Cumulative risk curves of the effects of body weight change on progression from mild cognitive impairment (MCI) to dementia (A) and Alzheimer’s disease (B). The figure derived from a model adjusted for sex, age, education, Mini-Mental State Examination score, MCI subtypes, APOE genotype, smoking habit, depression, diabetes, cerebrovascular disease, ARWMC score, comorbidity total score.

Table 2. Relative risk of progression from MCI to dementia and Alzheimer's disease in relation to weight change: Cox regression model adjusted for the potential confounding variables in 102 subjects.

Other factors associated with a significant increased risk of progression from MCI to dementia were multi-domain MCI (HR, 3.4; 95% CI 1.0 to 11.4), vascular lesions at neuroimaging (HR 3.0; 95% CI 1.0 to 8.9) and the presence of at least one APOE-ε 4 allele (HR, 2.4; 95% CI 1.0 to 6.0). As expected, higher baseline MMSE was associated with a reduced risk of progression to dementia (HR, 0.7; 95% CI 0.6–0.8).

Similar results were observed with AD as the outcome. A weight loss ≥ 4% was associated with a significantly increased risk of progression from MCI to AD (HR, 3.4; 1.4 to 8.3 95% CI) (Table 2 and Fig 2B).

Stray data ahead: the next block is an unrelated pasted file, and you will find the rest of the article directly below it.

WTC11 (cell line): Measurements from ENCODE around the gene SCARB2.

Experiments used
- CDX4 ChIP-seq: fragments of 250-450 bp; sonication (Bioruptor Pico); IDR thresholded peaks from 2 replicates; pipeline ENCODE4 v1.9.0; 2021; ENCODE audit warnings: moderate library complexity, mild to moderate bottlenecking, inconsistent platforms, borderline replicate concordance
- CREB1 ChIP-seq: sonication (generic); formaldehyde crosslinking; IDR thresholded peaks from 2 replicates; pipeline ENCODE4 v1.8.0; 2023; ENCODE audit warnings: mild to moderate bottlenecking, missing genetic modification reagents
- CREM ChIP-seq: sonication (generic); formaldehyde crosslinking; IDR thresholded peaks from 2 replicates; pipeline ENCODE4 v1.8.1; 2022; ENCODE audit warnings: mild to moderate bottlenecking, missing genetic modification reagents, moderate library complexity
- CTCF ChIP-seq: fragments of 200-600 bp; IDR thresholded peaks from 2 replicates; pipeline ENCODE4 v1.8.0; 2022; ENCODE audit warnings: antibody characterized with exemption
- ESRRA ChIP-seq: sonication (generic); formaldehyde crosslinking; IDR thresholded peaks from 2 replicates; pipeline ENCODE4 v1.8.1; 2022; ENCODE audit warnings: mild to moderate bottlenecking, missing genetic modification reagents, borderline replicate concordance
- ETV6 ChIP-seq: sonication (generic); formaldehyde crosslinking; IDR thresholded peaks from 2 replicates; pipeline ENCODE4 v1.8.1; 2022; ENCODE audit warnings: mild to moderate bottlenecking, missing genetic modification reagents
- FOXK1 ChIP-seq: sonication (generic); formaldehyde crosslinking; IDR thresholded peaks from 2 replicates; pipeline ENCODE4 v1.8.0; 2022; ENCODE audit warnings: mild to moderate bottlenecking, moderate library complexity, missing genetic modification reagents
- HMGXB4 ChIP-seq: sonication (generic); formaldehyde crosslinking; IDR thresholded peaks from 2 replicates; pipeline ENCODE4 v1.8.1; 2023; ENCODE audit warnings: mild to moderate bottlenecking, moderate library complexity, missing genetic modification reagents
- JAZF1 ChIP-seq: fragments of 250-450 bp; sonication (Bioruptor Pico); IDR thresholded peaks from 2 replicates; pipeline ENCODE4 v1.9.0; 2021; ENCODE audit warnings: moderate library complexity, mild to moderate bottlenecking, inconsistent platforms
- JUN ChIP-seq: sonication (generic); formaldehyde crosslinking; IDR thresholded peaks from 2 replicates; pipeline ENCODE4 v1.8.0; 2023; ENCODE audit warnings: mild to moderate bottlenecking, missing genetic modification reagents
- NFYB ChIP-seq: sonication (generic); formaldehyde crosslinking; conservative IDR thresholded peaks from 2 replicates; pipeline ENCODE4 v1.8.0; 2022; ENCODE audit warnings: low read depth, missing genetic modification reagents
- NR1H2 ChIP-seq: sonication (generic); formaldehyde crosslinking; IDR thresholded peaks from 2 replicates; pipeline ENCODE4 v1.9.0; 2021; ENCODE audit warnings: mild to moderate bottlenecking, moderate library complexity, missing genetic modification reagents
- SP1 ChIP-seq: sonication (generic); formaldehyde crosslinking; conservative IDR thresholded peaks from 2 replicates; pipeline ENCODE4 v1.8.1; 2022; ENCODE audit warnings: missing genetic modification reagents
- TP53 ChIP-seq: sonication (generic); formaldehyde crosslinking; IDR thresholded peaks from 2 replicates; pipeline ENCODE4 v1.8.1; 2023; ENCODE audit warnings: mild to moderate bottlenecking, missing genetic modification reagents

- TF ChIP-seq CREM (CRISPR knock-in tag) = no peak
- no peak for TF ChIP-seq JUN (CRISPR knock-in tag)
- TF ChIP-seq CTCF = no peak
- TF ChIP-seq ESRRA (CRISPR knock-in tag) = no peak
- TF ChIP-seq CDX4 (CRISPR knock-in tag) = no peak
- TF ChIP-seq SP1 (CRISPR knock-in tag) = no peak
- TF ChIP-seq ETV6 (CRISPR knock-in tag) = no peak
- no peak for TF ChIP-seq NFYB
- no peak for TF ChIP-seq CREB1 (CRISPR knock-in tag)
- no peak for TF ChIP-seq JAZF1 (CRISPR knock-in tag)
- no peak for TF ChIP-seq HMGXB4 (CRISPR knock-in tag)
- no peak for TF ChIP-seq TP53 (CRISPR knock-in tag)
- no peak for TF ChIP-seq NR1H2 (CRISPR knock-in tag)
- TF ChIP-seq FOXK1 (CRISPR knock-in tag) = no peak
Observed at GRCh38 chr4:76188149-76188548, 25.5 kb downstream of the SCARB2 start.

Regarding other covariates, as expected, lower education was associated with an increased risk of progression to AD (HR, 1.3; 95% CI 1.1–1.5), while higher baseline MMSE scores were associated with a reduced risk (HR, 0.7; 95% CI 0.6–0.8)

Cumulative risk curves derived from Cox models showed an average onset time for dementia of 5 years in MCI who lost weight compared to 7.4 years in MCI with stable weight (Fig 2A). Similarly, average onset time for AD was 5.6 years in MCI who lost weight compared to 8.1 years in stable weight MCI (Fig 2B).


In this clinical sample, MCI who lost ≥ 4% of their body weight during follow-up had a 3.4-fold increased risk of dementia and a 3.2-fold increased risk of AD. On average, weight loss was associated with a 2.3 and 2.5 years earlier onset of dementia and AD. This is in agreement with previous findings which showed a 30–40% weight loss in mild to moderate AD patients [22,27] and with studies suggesting weight loss begins years before the diagnosis of AD [28,29]. It is also consistent with results from a population-based study which found that amnestic MCI who lose weight undergo faster functional decline after one year [21]. In addition to weight change, we found other factors that influenced the progression from MCI to dementia and AD: higher baseline MMSE scores were associated with a reduced risk [30] while the presence of vascular lesions, as calculated by the ARWMC scale [26], was associated with an increased risk.

Our study design does not allow to determine the direction of the association between weight loss and the dementing process. It remains unclear whether weight loss is only a manifestation of impending dementia and AD or a “true” risk factor for the progression of MCI.

Weight loss in the elderly is likely to be associated with deficiency in important micronutrients, such as vitamins and essential fatty acids, which can give rise to secondary oxidative stress and tissue’s damage [4]. Furthermore, dietary restrictions have been associated with a decline in vigilance, slower reaction times and worsening in immediate memory [31].